If we perceive that knowledge, like bread, is necessary food, we see also that it must be taken in set portions, fitly combined, duly served, and at due intervals, in order to induce the digestive processes without which, knowledge, like meat, gives us labour rather than strength. In other words, desultory reading affords entertainment, and perhaps an occasional stimulus to thought. Casual reading – that is, vague reading round a subject without the effort to know – is not in much better case: if we are to read and grow thereby, we must read to know, that is, our reading must be study – orderly, definite, purposeful. (Mason, 1989/1905, p. 382)
The “analytic stage” is characterized by technical activities such as Greek translation, mathematical drills, and exam preparation (Mason, 1989/1905, p. 381). However, in this stage, “the student is well nourished by the continued habit of wide reading” (p. 382). Mason concludes her discussion on the two stages by saying:
In this way, what I have called the two stages of education, synthetic and analytic, coalesce; the wide reading tends to discipline, and in the disciplinary or analytic stage the mind of the student is well nourished by the continued habit of wide reading. (Mason, 1989/1905, p. 382)
The stages coalesce because of Mason’s insistence on wholeness. Children are persons with minds. The minds of persons according to Mason are not split up into faculties. There is unity and there is mystery. Interestingly, in 1894, one writer in The Parent’s Review did claim that analysis and synthesis were faculties, albeit interdependent and interactive:
This forms a good preparation for understanding that doctrine, which is at once the basis of Mathematical Philosophy and its crowning glory; viz: the doctrine that man is related by his analytic faculties to the monkeys who investigate by breaking things in pieces, and, by his synthetic faculty, to that Unity in Whom are reunited all that has been separated; that the normal use of man’s thinking organ consists in perfect cyclic alternation of Analysis and Synthesis; that the dominant revealing point is the point of completed synthesis; that man falls into error when he vitiates the cycle; but while he keeps faithful to it his mind is constantly inspired with Truth. (Boole, 1894, p. 654)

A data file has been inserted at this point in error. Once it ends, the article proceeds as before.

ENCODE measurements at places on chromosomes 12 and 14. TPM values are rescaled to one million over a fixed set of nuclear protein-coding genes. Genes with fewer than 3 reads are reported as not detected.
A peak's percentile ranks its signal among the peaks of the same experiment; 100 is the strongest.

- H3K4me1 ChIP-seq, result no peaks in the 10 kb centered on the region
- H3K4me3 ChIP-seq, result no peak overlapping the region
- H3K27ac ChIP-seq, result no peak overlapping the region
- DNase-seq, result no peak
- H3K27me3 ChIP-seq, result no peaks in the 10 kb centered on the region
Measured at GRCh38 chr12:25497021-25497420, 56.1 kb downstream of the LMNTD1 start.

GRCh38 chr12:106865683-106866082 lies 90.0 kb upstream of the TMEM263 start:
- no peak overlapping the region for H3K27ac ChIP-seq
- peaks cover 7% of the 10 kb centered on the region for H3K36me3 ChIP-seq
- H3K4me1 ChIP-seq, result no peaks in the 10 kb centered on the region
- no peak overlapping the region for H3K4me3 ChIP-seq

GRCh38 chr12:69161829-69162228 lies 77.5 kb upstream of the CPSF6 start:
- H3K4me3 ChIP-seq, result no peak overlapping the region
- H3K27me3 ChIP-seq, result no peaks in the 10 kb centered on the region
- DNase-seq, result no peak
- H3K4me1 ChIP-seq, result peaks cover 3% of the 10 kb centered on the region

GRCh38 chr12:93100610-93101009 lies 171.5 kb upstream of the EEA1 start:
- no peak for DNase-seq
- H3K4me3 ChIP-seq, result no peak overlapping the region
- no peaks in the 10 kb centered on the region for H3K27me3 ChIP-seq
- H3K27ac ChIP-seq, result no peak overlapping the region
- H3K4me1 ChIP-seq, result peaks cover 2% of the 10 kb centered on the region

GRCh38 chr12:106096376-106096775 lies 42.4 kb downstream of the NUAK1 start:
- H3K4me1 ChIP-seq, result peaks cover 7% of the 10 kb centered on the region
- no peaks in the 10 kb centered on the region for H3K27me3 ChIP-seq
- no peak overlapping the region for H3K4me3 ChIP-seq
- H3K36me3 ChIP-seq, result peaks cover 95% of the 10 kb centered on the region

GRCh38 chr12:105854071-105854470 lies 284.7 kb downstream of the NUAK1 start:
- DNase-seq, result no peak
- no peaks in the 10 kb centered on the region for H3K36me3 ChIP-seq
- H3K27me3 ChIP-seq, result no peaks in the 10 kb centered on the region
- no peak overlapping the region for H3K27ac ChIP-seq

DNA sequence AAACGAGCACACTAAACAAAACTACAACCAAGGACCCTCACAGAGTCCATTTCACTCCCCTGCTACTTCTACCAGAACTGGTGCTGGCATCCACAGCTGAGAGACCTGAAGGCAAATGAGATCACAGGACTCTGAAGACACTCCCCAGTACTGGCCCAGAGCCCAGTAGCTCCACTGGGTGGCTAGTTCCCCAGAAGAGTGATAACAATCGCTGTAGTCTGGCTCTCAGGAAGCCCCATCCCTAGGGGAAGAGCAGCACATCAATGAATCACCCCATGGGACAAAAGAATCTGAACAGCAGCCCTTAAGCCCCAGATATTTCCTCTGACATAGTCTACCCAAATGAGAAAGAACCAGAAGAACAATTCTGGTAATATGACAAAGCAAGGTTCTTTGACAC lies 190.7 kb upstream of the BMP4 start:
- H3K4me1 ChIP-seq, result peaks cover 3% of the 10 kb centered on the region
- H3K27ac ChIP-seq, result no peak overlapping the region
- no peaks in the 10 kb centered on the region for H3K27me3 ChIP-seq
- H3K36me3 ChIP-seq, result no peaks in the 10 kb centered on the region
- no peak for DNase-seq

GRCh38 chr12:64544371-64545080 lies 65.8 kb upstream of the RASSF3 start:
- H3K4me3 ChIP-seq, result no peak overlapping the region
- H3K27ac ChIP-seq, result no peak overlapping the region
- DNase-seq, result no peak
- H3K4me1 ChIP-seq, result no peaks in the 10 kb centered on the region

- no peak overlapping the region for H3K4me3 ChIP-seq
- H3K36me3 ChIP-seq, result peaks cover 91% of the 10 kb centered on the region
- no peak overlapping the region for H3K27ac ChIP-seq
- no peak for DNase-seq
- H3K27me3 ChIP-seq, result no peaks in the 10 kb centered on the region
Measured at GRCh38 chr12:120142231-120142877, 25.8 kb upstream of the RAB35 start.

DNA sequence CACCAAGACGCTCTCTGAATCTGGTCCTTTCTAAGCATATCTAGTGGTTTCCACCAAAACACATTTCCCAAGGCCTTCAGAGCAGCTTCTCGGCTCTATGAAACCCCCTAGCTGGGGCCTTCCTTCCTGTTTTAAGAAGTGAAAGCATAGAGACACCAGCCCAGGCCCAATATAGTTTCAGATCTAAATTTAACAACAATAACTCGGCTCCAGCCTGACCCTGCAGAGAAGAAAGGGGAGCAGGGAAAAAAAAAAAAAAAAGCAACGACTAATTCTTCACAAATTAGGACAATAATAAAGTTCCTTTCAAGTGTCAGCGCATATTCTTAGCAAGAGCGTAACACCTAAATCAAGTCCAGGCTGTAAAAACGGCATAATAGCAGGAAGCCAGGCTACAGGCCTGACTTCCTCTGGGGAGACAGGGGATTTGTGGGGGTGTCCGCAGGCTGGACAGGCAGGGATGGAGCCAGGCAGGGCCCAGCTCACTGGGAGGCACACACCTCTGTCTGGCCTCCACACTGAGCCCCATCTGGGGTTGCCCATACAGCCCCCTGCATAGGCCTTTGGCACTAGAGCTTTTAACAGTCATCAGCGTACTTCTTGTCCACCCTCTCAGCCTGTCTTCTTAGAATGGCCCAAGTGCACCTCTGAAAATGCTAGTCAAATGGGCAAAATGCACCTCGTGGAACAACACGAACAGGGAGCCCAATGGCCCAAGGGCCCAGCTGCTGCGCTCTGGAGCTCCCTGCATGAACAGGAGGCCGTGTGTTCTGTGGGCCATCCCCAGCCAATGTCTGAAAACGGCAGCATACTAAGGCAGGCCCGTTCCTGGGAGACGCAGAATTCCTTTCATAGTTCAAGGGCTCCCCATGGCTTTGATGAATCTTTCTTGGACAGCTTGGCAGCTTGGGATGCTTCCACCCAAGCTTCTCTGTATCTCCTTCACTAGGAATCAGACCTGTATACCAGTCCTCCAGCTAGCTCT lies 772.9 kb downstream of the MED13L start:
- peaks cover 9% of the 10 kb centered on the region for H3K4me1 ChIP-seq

But Mason utterly rejects this idea of faculties:
I think we should have a great educational revolution once we ceased to regard ourselves as assortments of so-called faculties and realised ourselves as persons whose great business it is to get in touch with other persons of all sorts and conditions, of all countries and climes, of all times, past and present. (Mason, 1905, pp. 82-83)
Mason did not believe in separating analytic thinking from synthetic thinking. She believed in leaving the mind to do its own work. The mind analyzes when analysis is necessary. Parents and teachers don’t need to manage, meddle, or control. Children as persons can break down and build up as needed, as naturally as they can break down food and build up tissue:
Here we get the mind forces which must act continuously in education,— attention, assimilation, narration, retention, reproduction. But what of reason, judgment, imagination, discrimination, all the corps of ‘faculties’ in whose behoof the teacher has hitherto laboured? These take care of themselves and play as naturally and. involuntarily upon the knowledge we receive with attention and fix by narration as do the digestive organs upon duly masticated food-stuff for the body. (Mason, 1954/1925, p. 259)
We can debate about methods and classifications and precedents. But let us allow Mason to tell us what she believed. She did not believe that analytical thinking “should be delayed until after synthetic thinking has been well established.” She believed that both types of thinking are given to all persons created in the image of God, and that all persons of all ages have the right to use them freely.
Boole , M. (1894). Home arithmetic. In The Parents’ Review, volume 4 (pp. 649-654). London: Parents’ National Educational Union.
Geddes, P. (1894). The rise and aims of modern botany. In The Parents’ Review, volume 4 (pp. 897-903). London: Parents’ National Educational Union.
Johnston, W. (1933). The curriculum of preparatory schools. In The Parents’ Review, volume 44 (pp. 318-324). London: Parents’ National Educational Union.
Lobley, J. (1901). The value of scientific training. In The Parents’ Review, volume 12 (pp. 118-126). London: Parents’ National Educational Union.
Mason, C. (1905). School education. London: Kegan Paul, Trench, Trübner & Co.
Mason, C. (1906). Conference at the house of education. In The Parents’ Review, volume 17 (pp. 481-560). London: Parents’ National Educational Union.
Mason, C. (1954). An essay towards a philosophy of education. London: Lowe & Brydone. (Original work published 1925)
Mason, C. M. (1989). Formation of character: Shaping the child’s personality. Charlotte Mason Research & Supply. (Original work published 1905)
Merriam-Webster. (2003). Merriam-Webster’s collegiate dictionary. (Eleventh ed.). Springfield, MA: Merriam-Webster, Inc.
Smith, G. (1922). The teaching of English. In The Parents’ Review, volume 33 (pp. 159-171), London: Parents’ National Educational Union.
Stanford, A. (2016). Words of wisdom: book reviews. In CiRCE Magazine, issue #4 (p. 12). Concord, NC: The CiRCE Institute.
Williams, S. (1922). Science, philosophy and religion. In The Parents’ Review, volume 33 (pp. 769-776), London: Parents’ National Educational Union.